Self-Care for Stressful Times

Try these easy ways to feel better

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In times of stress, it’s more important than ever to take care of ourselves. If you’re feeling anxious or scared about the current coronavirus situation, it can be helpful to ramp up your self-care.  

Much of the time, we’re fearful about a situation because it’s out of our control. Taking steps to feel more in control can help us calm the fear and anxiety. For example, if you’re concerned about possibly getting sick, be proactive in supporting your health. As you know, handwashing is vital—at least 20 seconds. Get plenty of sleep, do some exercise, drink lots of water, eat fruits and vegetables, and perhaps take some immune-boosting supplements (Dr. Oz recently recommended vitamin D, vitamin C, zinc, and elderberry).

Then, do your best to reduce stress and comfort yourself. Here are some ideas:

  • Minimize your exposure to the news. Maybe instead of watching it on TV, you just check a news source you trust—and maybe you only do that once or twice a day.  Spend less time on social media.
  • Be mindful of your thoughts. If you find yourself worrying, turn your attention to something positive and uplifting instead. Think of it like switching the channel on your TV: hmmm., that thought doesn’t feel good; let’s find one that does.
  • Exercise. Go for a walk or run, or do some yoga or other exercise that you enjoy.Movement helps your body process stress hormones, and it boosts endorphins, which will make you feel better.
  • Breathe slowly and deeply. This calms your nervous system by triggering the relaxation response. An easy breathing practice to try is “box” or “square” breathing. To do it, imagine a square. You’re going to breathe around the square: inhale through your nose for four counts, pause the breath for four counts, exhale for four counts, and pause the breath for four counts. Do that at least three times.
  • Meditate. Meditation is a proven anxiety-reducer. If you find it difficult, try a guided meditation. There are some great apps that can help, like Insight Timer, Calm, and Headspace.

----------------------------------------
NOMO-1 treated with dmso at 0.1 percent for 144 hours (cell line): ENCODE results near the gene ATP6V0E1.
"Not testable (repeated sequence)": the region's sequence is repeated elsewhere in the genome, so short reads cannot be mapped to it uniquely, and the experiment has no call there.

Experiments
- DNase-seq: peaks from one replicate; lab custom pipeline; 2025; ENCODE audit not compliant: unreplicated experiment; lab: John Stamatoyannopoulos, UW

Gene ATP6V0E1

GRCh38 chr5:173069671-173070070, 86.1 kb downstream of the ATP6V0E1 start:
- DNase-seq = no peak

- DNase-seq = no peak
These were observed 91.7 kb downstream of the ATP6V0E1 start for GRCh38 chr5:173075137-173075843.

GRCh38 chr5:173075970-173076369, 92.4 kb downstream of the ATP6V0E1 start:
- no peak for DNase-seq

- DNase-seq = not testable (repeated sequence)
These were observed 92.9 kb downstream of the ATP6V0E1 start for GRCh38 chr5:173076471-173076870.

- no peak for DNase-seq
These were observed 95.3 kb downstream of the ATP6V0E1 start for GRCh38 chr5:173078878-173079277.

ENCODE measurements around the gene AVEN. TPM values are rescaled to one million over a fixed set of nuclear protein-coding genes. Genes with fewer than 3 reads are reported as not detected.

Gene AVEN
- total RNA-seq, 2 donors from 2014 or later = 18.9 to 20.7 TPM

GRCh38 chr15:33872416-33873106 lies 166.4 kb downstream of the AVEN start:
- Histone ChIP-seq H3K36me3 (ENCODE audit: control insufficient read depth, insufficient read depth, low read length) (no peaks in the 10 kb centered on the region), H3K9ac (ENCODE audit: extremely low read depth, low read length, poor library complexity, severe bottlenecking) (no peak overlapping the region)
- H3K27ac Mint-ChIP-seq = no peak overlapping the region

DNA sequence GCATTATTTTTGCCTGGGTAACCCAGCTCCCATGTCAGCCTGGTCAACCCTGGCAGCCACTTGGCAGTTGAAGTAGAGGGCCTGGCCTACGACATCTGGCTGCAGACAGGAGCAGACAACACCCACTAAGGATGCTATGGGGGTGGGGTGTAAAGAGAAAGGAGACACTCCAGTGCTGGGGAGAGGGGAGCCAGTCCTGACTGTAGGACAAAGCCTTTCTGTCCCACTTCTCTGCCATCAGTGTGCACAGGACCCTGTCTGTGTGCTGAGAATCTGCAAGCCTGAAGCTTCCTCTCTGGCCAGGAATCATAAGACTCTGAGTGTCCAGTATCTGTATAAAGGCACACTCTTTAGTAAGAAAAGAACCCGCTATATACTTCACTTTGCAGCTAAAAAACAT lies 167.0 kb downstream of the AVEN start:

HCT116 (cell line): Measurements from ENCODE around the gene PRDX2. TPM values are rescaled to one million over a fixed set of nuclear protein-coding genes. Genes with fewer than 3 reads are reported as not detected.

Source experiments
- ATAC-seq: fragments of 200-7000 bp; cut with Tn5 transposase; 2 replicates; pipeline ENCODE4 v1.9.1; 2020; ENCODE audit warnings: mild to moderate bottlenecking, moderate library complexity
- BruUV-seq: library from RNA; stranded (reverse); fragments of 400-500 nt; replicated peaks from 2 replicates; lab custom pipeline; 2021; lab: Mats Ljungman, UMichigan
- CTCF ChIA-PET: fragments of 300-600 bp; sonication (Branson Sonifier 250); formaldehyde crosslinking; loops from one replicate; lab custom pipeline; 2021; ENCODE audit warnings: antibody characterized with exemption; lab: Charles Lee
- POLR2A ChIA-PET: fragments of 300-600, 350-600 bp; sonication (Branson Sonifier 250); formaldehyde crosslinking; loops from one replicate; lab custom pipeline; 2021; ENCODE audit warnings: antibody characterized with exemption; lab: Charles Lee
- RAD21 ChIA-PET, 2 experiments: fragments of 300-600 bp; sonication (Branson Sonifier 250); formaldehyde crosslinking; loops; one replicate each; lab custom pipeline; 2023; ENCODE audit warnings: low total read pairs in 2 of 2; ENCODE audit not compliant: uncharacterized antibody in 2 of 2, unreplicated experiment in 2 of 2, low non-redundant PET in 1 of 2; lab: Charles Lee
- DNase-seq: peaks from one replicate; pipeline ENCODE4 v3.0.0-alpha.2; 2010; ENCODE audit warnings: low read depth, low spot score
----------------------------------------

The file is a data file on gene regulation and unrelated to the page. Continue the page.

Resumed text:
• Soothe your body. Soak in a warm bath with Epsom salts to release tension.Consider getting a massage or acupuncture; not only can this help you relax, it also stimulates your immune system.  
  • Spend time outside. Studies have shown that nature calms us and makes us happier. Find a grassy or tree-filled spot and walk through it slowly or sit in silence.  Also, exposure to sunshine triggers the production of vitamin D, as well as serotonin, which boosts your mood. (The increase in serotonin happens when sunlight enters your eyes, so don’t wear sunglasses; but obviously, avoid looking directly at the sun).
  • Do what makes you feel good. Do you love to read, or paint, or dance? Are there certain kinds of music that lift your spirits? Does baking always relax you? Make a list of things that make you happy or bring you comfort, and scatter them throughout your day.
  • Journal. Journaling has been shown to be effective at managing stress. Writing down your thoughts is like clearing clutter from your room; it gets rid of all the junk and leaves behind clarity and space. And when you put worries in writing, you can more easily evaluate them and come up with coping strategies. Try doing a stream-of-consciousness brain dump every day.  
  • Laugh! Laughter reduces anxiety, boosts your immune system, and stimulates the release of endorphins. It’s so powerful, people do laughter therapy and laughter yoga! Watch a funny video online, or a TV show or movie if you have more time. Some classic comedies are “The Inlaws,” “Airplane,” “Young Frankenstein,” “His Girl Friday,” “Best in Show,” “Some Like It Hot,” “The Producers,” “Raising Arizona,” and “The Princess Bride.” TV shows that are sure to get you laughing are “I Love Lucy,” “Seinfeld,” and old episodes of Monty Python’s Flying Circus or The Carol Burnett Show. What are your favorites? Make a list one day when you’re in a good mood and keep it handy for emergency laughter infusion as needed.
  • Pet a dog or cat. Studies show that stroking, cuddling, or even gazing into the eyes of a pet leads to a rise in oxytocin levels. Oxytocin is the “love hormone” that is also released during hugs, sex, and breastfeeding. It reduces stress and anxiety levels while increasing feelings of relaxation, trust, and bonding.
  • Hug someone. Hugging increases both oxytocin and serotonin—as little as 20 seconds of hugging someone will elevate those levels enough for a significant positive impact.

Remember that, while you may not be able to control external events, you do have control over your internal world. Taking care of yourself every day will keep you calm and centered.

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